The 10 most powerful postmortem planning pointers for trusts and estates

BY KAREN S. COHEN, CPA
May 1, 2012

After a client passes away, there is much more to do than just prepare a final Form 1040, U.S. Individual Income Tax Return. Taking control of the postmortem planning process can be a powerful way to save tax dollars for the decedent’s estate and family. Postmortem planning also applies to Form 706, United States Estate (and Generation-Skipping Transfer) Tax Return; state death tax returns, if needed; and income tax returns for the estate and any revocable trusts set up during life.

Although many accountants routinely handle the preparation of the final personal return, fewer accountants acting as fiduciaries are as adept at taking advantage of the alternatives available to them when preparing Form 1041, U.S. Income Tax Return for Estates and Trusts. What follows are the most important tips for doing so:

1. Select a Fiscal Year End for the Estate
The assets that earned income during a client’s lifetime will continue to do so after his or her death. Until the estate distributes those assets to beneficiaries, an estate income tax return will need to be filed each year, generating a Schedule K-1 to each residual beneficiary to the extent distributions are made. Using a fiscal year end can be a powerful tool to defer tax on that income and allow beneficiaries time to plan for its inclusion in their personal returns. Any of the 12 month-end dates that follow the decedent’s death can be the fiscal year-end date, but the year cannot exceed 12 months.
 
For example, the maximum fiscal year for a decedent dying Oct. 5 is through Sept. 30 of the following year. The year can be shorter than 12 months, an effective choice if a large, income-producing transaction will occur in the months after the selected year end. Choose wisely for maximum income deferral. Estates do not have to make federal quarterly estimated tax payments for the first two years after the decedent’s death.

2. Elect to Include Income Earned in the Decedent’s Trust on the Estate’s Income Tax Return
Trusts are required to use a calendar year end. However, a tax adviser can elect to include the income from a decedent’s qualified revocable trust on the estate income tax return. Doing that provides an array of benefits not normally available to trusts, the most significant of which may be the ability to use the estate’s fiscal year end for trust income. This election lasts two years beyond the decedent’s date of death (longer if a Form 706 is required to be filed; consult the instructions to Form 8855, Election to Treat a Qualified Revocable Trust as Part of an Estate), which is normally plenty of time to deal with closing out a trust. Known as a Sec. 645 election, it is made by filing Form 8855 with the Form 1041. This election can be made even if there are no income-producing probate assets in the estate.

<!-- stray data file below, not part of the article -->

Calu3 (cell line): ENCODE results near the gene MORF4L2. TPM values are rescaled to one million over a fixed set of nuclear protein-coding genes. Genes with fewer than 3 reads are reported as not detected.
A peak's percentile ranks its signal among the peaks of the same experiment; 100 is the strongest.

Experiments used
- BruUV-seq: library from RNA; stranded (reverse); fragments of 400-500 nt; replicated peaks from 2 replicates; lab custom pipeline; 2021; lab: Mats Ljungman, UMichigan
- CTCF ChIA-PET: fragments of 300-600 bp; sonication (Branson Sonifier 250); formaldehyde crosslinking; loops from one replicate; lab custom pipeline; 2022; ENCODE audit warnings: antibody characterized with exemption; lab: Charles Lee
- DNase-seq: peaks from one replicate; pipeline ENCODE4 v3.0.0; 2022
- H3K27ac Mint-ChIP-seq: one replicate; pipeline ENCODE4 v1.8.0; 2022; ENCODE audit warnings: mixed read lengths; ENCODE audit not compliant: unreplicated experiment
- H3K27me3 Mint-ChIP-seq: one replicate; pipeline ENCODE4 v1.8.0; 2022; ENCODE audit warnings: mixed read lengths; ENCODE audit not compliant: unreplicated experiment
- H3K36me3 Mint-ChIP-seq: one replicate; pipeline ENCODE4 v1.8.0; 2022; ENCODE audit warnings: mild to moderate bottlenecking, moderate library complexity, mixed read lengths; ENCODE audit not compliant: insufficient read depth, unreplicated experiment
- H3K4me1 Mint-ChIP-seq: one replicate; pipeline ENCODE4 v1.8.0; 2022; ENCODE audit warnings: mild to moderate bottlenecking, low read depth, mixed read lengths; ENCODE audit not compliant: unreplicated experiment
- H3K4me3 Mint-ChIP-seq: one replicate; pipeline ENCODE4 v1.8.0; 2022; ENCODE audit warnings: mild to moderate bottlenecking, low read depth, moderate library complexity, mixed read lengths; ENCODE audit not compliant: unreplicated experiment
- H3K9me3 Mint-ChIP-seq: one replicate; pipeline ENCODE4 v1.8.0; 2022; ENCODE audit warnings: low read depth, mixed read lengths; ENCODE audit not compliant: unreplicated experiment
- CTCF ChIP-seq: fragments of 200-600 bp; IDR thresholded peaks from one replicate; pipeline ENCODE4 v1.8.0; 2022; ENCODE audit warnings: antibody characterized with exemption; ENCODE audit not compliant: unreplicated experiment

3. Manage Distributions to Minimize Overall Tax
Estate and trust income taxes reach the highest tax bracket of 35% at $11,650 of taxable income for 2012. If residual beneficiaries are in lower brackets, it will save tax for the family overall to distribute income out of the estate to them in a timely fashion. The fiduciary has until 65 days after the end of the tax year to make distributions for that tax year. Capital gains stay at the Form 1041 level and are taxed there, except on a final return.

4. Prepare Form 1041 on the Accrual Basis
Excess deductions over income on an estate Form 1041 do not carry over to the next year and therefore are wasted (except on a final return; see below). If the fiduciary finds that the estate has paid large expenses without much income during the first year or, as is more often the case, the estate has ample income but will not pay related legal and administrative expenses until later, the fiduciary can prepare Form 1041 on the accrual basis and accrue the income or expenses into the current year.

5. Prepare a “First and Final” Return When Possible
Smaller estates often can be settled within a year plus 65 days. Then the fiduciary can file only one estate Form 1041 that is both an initial and a final return, saving the family money. Where possible, the fiduciary can make that happen by ensuring that timely distributions are made to beneficiaries and that any remaining assets are unlikely to generate the more than $600 of taxable gross receipts that would trigger an additional return filing requirement (by putting the remaining cash in a non–interest-bearing account, for example).

6. Update Basis of Assets
Capital gains are relatively rare on an estate Form 1041 because assets generally get a step-up in basis to date-of-death values. (However, executors of estates of 2010 decedents had until Jan. 17, 2012, to elect a modified carryover basis and holding period.) If the estate sells those assets quickly, there usually is not a lot of time for them to appreciate in value. Any asset acquired from a decedent generates long-term capital gain when it is sold, no matter how long the asset was held before or after the decedent’s death. Stockbrokers often fail to adjust cost basis to date-of-death values before disposing of assets in an estate. It usually falls to the accountant to follow up on this issue and report the correct basis and long-term holding period for the sale and to provide brokers with a list of date-of-death values to update their basis for the remaining assets.